high-fructose corn syrup

In a recent study, researchers examined the link between fructose, from high-fructose corn syrup-sweetened soda or apple juice, and asthma.

Consuming high-fructose corn syrup (HFCS) from drinks such as HFCS-sweetened soda and some fruit juices has been linked to respiratory problems such as asthma and bronchitis. Potential reasons for this are that in some individuals, high-fructose corn syrup is not absorbed properly by the intestines, resulting in the production of inflammatory products that bind to receptors involved in asthma.

Additionally, the fructose-to-glucose ratios in many beverages are higher than the safe ratio of 2:1, which creates an excess of fructose in the body. Existing research has disproved the role of other ingredients in soda in causing asthma. Therefore, to explore the roles of high fructose corn syrup and excess fructose in asthma, a study recently published in the British Journal of Nutrition compared the consumption of non-diet soda, apple juice and fruit drinks to asthma. Diet soda, which has not been linked to asthma, and orange juice, which has a one-to-one ratio of fructose to glucose, was also used for comparisons.

The researchers used data from the Framingham Heart Study-Offspring cohort in Massachusetts, US, which had data on the food intake of 5,013 individuals for over 30 years starting in 1971, and therefore includes the time point when high-fructose corn syrup began to be used in soda over sucrose. Every four years the participants answered Food Frequency Questionnaires and underwent examinations, but were excluded from the current study if during the first two examinations they had asthma. The majority of participants in the cohort were Caucasian men and women, with an average age of 47.9 years.

High-fructose corn syrup in sweetened soda, fruit drinks, and apple juice significantly increased the risk of asthma

Over the period of time analyzed for the study, 13.5% of individuals developed asthma. Moderate consumers, who consumed non-diet soda two to four times per week, had a 59% risk of asthma, but this risk rose to 89% among those who drank non-diet soda five to seven times in a week regardless of factors such as age, body mass index (BMI), sex, and education.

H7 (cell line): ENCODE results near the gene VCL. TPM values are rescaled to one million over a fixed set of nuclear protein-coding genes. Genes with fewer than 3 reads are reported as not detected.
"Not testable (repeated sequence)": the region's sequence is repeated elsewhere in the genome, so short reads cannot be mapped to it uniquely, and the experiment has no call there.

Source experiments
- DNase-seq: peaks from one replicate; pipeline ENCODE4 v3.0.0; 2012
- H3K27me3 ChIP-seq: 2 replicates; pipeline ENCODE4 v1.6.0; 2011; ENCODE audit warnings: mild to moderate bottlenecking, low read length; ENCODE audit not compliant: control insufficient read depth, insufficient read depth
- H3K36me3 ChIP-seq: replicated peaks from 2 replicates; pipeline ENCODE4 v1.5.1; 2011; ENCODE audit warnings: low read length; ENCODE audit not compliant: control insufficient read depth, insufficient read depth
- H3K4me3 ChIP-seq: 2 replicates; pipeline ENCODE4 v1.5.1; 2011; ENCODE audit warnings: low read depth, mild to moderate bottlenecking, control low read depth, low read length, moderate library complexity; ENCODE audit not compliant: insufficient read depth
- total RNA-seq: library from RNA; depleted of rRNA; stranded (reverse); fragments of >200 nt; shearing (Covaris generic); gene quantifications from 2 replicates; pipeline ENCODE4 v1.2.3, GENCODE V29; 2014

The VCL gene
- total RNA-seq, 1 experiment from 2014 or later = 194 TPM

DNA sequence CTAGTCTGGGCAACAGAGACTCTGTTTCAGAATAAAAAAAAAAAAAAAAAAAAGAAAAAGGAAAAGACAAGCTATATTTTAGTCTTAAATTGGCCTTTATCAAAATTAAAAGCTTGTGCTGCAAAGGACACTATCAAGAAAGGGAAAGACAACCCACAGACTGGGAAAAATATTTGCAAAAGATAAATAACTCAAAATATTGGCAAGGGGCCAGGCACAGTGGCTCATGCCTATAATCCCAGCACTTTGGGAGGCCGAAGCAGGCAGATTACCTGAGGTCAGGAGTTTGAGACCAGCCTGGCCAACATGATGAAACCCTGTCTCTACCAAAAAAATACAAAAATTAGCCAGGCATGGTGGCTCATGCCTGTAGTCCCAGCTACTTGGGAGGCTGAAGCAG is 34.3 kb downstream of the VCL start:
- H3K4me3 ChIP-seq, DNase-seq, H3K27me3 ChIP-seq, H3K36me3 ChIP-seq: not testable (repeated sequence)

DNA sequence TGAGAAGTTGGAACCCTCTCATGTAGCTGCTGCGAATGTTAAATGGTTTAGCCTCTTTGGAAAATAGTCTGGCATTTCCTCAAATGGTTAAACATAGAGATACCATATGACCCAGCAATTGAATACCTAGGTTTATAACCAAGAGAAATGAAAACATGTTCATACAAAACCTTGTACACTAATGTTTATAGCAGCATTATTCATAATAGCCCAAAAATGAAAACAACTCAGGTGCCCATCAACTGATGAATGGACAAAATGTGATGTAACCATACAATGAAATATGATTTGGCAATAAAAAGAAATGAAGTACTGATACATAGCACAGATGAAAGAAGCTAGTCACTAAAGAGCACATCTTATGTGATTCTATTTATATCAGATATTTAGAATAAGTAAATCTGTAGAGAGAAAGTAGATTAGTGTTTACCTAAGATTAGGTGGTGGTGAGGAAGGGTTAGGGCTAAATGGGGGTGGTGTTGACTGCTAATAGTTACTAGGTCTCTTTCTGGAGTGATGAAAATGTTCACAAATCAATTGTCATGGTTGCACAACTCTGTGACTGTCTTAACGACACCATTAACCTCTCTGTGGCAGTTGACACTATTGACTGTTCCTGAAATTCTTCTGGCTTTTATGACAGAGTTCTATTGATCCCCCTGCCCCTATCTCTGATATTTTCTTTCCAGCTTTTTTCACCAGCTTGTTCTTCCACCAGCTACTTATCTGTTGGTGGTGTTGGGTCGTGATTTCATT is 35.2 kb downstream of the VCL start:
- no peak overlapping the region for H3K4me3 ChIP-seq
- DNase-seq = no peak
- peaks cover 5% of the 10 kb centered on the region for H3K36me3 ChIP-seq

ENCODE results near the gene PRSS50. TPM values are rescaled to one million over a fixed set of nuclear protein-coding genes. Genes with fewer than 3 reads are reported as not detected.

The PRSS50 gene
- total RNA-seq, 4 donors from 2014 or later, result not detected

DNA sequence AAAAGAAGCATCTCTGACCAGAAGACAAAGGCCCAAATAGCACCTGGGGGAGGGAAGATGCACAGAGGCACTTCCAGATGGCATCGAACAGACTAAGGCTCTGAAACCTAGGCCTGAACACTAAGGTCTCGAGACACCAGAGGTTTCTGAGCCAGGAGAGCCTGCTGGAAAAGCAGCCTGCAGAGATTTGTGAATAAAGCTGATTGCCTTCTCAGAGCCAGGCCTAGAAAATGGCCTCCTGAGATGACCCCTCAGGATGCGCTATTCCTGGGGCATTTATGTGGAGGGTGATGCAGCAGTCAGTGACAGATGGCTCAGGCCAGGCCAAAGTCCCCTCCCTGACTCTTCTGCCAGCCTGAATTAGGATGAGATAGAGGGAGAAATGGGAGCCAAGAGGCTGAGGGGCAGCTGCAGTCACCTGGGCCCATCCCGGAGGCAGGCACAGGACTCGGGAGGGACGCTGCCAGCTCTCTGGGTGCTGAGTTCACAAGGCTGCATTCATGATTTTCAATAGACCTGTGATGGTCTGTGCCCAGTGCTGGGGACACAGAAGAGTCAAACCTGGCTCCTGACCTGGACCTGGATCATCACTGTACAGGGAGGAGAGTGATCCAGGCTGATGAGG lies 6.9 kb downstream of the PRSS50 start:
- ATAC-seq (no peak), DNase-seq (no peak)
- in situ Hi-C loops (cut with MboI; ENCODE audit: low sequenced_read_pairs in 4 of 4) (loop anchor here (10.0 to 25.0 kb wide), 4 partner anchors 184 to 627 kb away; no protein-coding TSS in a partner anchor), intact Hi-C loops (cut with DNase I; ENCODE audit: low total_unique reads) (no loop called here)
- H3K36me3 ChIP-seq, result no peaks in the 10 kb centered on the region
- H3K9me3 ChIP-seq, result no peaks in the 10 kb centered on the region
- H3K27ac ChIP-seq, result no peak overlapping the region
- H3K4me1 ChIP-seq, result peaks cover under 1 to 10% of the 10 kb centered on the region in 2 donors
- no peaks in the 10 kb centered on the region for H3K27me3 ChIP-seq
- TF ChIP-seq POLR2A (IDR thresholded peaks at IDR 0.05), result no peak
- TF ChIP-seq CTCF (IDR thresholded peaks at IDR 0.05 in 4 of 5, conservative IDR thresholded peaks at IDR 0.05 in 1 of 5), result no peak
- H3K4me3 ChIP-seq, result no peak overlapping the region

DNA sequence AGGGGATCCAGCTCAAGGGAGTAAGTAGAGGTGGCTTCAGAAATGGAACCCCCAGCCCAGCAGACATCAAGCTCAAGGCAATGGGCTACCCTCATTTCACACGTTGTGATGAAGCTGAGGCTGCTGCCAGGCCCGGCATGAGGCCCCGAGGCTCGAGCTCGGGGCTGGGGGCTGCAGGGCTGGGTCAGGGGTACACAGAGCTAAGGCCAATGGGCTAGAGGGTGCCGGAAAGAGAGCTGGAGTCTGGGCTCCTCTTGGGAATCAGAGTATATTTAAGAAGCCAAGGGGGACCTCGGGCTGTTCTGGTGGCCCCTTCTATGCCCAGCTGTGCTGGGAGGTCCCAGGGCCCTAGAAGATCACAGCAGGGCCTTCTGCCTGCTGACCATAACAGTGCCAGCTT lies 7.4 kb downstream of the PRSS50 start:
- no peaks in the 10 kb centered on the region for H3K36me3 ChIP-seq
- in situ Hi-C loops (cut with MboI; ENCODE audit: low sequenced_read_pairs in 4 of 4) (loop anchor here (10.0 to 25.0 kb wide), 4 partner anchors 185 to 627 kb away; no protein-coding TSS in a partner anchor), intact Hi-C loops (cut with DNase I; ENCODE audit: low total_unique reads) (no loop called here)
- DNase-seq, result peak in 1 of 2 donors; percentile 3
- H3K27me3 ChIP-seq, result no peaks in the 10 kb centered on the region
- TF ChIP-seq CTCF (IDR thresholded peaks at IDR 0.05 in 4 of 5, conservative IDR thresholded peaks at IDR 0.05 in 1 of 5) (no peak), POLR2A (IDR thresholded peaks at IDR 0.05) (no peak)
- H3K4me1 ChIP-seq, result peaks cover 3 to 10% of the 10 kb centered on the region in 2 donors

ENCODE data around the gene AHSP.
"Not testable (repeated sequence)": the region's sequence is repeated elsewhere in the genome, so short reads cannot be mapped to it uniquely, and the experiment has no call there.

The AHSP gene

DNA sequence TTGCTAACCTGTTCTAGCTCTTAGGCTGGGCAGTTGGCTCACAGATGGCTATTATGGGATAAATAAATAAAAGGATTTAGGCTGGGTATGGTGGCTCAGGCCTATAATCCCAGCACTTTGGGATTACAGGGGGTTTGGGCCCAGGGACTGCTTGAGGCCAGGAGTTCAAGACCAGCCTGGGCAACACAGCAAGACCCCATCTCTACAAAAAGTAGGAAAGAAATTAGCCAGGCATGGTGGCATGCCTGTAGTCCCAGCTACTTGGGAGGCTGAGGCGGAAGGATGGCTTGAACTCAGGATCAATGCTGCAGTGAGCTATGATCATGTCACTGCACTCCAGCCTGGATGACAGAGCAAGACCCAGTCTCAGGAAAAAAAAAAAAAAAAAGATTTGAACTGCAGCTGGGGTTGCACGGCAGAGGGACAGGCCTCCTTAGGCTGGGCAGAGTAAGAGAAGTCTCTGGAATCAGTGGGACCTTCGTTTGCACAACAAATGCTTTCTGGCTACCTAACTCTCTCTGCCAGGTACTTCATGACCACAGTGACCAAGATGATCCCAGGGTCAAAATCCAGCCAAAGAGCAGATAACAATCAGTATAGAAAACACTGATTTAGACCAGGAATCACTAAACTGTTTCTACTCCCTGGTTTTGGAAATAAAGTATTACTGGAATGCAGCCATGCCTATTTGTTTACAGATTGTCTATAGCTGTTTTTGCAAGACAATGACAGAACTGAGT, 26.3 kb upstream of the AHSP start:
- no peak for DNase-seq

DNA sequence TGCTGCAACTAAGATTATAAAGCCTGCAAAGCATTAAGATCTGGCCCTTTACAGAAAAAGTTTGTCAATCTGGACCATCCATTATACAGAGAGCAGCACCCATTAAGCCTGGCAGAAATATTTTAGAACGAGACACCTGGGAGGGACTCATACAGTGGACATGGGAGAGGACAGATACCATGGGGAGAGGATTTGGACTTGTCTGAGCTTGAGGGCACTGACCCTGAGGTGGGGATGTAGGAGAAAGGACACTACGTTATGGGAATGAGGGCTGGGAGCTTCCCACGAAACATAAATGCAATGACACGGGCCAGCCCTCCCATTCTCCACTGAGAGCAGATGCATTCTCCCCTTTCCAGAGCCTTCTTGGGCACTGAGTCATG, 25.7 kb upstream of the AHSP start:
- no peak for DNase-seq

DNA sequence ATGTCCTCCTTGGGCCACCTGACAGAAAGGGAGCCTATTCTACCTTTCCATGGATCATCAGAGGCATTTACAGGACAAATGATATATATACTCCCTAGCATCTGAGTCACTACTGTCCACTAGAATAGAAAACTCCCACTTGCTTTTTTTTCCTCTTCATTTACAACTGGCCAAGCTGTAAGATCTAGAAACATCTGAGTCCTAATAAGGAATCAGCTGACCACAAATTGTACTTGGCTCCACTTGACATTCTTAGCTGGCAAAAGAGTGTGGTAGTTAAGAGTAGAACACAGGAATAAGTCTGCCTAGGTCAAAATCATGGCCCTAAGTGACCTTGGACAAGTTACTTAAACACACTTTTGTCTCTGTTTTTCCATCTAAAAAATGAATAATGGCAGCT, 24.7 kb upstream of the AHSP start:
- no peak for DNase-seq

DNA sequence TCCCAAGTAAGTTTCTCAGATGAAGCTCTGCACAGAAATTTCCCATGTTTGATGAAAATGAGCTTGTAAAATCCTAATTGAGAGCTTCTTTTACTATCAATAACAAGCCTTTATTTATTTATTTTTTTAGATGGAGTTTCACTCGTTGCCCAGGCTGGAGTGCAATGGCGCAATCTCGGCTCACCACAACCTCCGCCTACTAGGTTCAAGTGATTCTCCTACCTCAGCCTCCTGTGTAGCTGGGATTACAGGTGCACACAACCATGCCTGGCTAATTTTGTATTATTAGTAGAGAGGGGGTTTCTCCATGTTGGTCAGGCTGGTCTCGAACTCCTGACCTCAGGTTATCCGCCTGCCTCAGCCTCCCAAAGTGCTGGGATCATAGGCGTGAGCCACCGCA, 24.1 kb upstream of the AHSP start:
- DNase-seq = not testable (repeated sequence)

People who drank non-diet soda five to seven times per week had a 49% higher chance of developing asthma compared to those who rarely consumed it. Similarly, people who drank fruit juice and apple juice two to four times per week had 58% and 61% higher risks of developing asthma, respectively. This is notable especially because apple juice, as a 100% pure juice product, is often considered by parents as a healthier alternative to sodas or other sugar-sweetened beverages. Both orange juice and diet soda did not have links to asthma.

The results of the study show that even if consumed two to four times a week, soda, fruit juice, and apple juice can greatly increase one’s risk of asthma, and when consumed five to seven times per week this risk increases even more. However, it’s important to note that this study did not account for other foods that contain high-fructose corn syrup such as snack bars, ketchup, and desserts which may have contributed to high fructose concentrations and fructose malabsorption. Another important limitation was that the study sample population was predominantly Caucasian which does not represent the very diverse American population.

Since the study found associations with asthma even with moderate intakes of high-fructose corn syrup, they note that it may be inadequate to recommend a reduction in intakes of the drinks. They do note that reductions in juice consumption in the USA may be related to the decrease in asthma prevalence around the years of 2009 to 2013.

Written by Monica Naatey-Ahumah, BSc

Reference: DeChristopher, L.R., and Tucker, K.L. (2018). Excess free fructose, high-fructose corn syrup and adult asthma: the Framingham Offspring Cohort. The British Journal of Nutrition,  1-11. https://doi.org/10.1017/S0007114518000417

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